Q.My brother-in-law has bad arthritis. With all the medications he has taken over the years, the deterioration of the bones and cartilage is very extensive. We have been trying to figure out what he can do to rebuild what he has been losing. We have tried weightlifting powders, and recently I heard of something called Nutrajoint. Are things like this good?
A.From a patient’s standpoint, I understand the desire to try alternative forms of treatment. Unfortunately, many of these are quite costly, are of questionable benefit and can occasionally cause harm. In a patient such as your brother-in-law, who has suffered so much destruction of the joints, it is unlikely that any of these alternative forms of treatment are going to rebuild the cartilage or give significant relief.
A.I once had a patient who developed severe arthritis of the hip while she was in her 50s. After evaluating her, I recommended hip replacement. Instead, she sought out various forms of alternative arthritis treatment, including herbal remedies, acupuncture and psychotherapy. She even went to Mexico for special treatments. She spent over a year trying different things and, unfortunately, got no relief. When she finally had her hip replacement, she couldn’t believe the amount of relief that she experienced. Afterwards, she was upset at herself for having “wasted one year” of her life.
I do feel that there is a role for some alternative forms of treatment, but I think it is important that a patient be realistic. For some reason, there is a misconception that alternative treatments are harmless. Unfortunately, some of these treatments do have complications that patients are usually unaware of. Furthermore, the supplement industry is very poorly regulated, and there is a great concern about impurity of the products. Also, many of these companies make outrageous claims without having any scientific proof.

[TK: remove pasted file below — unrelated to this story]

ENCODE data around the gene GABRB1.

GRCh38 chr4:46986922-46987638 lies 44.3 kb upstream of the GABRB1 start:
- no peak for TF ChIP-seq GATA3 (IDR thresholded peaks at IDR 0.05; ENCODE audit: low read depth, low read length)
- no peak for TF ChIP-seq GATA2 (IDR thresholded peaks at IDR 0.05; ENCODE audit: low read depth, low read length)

A.I tried doing a search for “Nutrajoint” and was unable to find information on this product. I suspect that, with his degree of arthritis, it would be unlikely to give your brother-in-law significant relief. I would recommend that he be evaluated by an orthopedic surgeon who specializes in joint replacement surgery. One point worth mentioning is that when a joint is removed to allow replacement, the arthritis is also removed. Problems can develop down the road with a joint replacement, but that would not be related to arthritis.
The Arthritis Foundation has published a Guide to Alternative Therapies that I think is an excellent resource for patients. You can purchase this by calling toll-free to (800) 207-8633. It explains in simple terms the risks and benefits of many of these forms of treatment.